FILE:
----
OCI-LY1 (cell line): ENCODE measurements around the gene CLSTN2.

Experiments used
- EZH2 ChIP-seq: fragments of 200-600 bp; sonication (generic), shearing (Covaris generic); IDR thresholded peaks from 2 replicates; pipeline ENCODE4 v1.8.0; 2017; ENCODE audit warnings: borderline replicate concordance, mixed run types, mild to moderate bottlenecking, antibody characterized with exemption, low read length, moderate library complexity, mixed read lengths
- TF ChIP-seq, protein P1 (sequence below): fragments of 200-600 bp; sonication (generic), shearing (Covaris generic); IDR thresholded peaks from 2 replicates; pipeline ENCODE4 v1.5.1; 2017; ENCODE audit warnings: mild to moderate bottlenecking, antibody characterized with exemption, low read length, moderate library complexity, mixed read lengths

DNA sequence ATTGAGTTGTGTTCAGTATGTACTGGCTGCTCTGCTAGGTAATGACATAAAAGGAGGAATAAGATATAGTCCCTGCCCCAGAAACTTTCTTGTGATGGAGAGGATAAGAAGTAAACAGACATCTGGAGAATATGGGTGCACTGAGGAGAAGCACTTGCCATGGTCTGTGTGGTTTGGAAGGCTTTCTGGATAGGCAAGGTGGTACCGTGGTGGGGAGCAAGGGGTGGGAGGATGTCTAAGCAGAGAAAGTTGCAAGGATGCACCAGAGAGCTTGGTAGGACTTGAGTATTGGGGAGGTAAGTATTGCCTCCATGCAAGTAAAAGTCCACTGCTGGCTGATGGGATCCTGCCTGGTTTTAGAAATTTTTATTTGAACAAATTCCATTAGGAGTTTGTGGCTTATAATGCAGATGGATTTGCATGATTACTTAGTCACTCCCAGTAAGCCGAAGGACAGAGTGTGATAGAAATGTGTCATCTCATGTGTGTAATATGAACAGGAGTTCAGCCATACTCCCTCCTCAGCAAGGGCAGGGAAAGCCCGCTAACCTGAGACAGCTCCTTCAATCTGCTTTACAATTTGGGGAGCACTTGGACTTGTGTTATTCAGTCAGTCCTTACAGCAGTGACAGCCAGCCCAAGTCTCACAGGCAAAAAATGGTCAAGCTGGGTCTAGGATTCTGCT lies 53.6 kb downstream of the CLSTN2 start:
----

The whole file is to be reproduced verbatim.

OCI-LY1 (cell line): ENCODE measurements around the gene CLSTN2.

Experiments used
- EZH2 ChIP-seq: fragments of 200-600 bp; sonication (generic), shearing (Covaris generic); IDR thresholded peaks from 2 replicates; pipeline ENCODE4 v1.8.0; 2017; ENCODE audit warnings: borderline replicate concordance, mixed run types, mild to moderate bottlenecking, antibody characterized with exemption, low read length, moderate library complexity, mixed read lengths
- TF ChIP-seq, protein P1 (sequence below): fragments of 200-600 bp; sonication (generic), shearing (Covaris generic); IDR thresholded peaks from 2 replicates; pipeline ENCODE4 v1.5.1; 2017; ENCODE audit warnings: mild to moderate bottlenecking, antibody characterized with exemption, low read length, moderate library complexity, mixed read lengths

DNA sequence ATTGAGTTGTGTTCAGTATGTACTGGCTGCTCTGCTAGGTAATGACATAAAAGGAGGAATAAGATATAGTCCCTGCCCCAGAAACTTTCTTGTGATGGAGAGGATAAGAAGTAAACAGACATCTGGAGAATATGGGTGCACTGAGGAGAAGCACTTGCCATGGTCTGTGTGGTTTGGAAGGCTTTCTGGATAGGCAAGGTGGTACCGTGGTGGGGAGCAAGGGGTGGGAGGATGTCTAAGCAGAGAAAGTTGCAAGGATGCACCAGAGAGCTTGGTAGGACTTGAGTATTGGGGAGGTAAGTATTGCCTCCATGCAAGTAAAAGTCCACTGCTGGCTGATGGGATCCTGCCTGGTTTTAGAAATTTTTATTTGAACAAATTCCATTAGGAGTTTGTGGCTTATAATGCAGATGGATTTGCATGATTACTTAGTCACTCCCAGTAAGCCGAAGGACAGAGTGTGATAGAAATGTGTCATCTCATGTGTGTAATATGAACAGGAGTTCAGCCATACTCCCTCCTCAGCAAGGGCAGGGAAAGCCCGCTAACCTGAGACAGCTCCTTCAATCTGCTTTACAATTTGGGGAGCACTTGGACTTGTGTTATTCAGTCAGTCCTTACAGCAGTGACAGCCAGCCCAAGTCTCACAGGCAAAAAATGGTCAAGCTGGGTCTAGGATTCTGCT lies 53.6 kb downstream of the CLSTN2 start: